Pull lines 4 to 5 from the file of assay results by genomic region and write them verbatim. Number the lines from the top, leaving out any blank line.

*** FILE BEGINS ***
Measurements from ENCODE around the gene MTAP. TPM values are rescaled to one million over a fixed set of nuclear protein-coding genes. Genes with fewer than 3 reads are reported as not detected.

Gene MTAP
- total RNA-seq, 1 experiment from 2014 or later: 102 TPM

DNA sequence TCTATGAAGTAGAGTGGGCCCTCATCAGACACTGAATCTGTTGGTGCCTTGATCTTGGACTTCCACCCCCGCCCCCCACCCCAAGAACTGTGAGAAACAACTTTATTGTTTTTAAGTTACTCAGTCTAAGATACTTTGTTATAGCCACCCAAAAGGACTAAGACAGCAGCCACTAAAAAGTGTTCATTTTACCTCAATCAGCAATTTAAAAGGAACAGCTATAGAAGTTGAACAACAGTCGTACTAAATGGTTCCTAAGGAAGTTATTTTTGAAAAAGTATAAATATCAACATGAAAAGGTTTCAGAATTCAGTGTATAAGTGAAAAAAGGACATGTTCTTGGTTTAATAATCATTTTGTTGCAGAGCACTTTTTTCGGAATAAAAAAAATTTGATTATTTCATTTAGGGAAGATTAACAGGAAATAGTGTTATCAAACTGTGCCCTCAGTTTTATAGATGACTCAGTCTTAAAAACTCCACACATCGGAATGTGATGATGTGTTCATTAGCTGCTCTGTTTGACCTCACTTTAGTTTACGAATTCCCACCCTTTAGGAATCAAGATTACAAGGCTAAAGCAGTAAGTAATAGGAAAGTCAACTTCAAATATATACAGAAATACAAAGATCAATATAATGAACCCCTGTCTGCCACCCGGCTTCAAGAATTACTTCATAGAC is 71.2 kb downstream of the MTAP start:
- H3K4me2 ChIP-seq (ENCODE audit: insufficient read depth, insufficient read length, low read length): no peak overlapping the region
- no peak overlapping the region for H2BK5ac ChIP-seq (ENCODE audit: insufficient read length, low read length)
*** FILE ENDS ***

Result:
DNA sequence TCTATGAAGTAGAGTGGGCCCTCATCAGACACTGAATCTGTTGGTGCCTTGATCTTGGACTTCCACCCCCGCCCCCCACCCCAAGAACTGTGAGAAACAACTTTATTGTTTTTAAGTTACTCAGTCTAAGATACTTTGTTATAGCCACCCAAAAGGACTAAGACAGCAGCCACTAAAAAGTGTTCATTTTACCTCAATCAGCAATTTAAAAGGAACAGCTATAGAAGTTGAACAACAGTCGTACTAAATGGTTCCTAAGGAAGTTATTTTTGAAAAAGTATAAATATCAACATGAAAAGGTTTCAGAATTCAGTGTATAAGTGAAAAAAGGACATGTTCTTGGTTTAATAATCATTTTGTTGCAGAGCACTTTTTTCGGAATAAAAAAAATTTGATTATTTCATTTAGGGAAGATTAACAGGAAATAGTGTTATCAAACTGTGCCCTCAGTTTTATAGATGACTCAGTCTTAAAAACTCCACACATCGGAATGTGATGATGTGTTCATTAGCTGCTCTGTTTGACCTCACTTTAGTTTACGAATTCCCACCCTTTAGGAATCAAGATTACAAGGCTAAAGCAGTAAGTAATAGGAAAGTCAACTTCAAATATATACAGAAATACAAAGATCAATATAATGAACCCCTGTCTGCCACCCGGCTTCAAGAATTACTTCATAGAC is 71.2 kb downstream of the MTAP start:
- H3K4me2 ChIP-seq (ENCODE audit: insufficient read depth, insufficient read length, low read length): no peak overlapping the region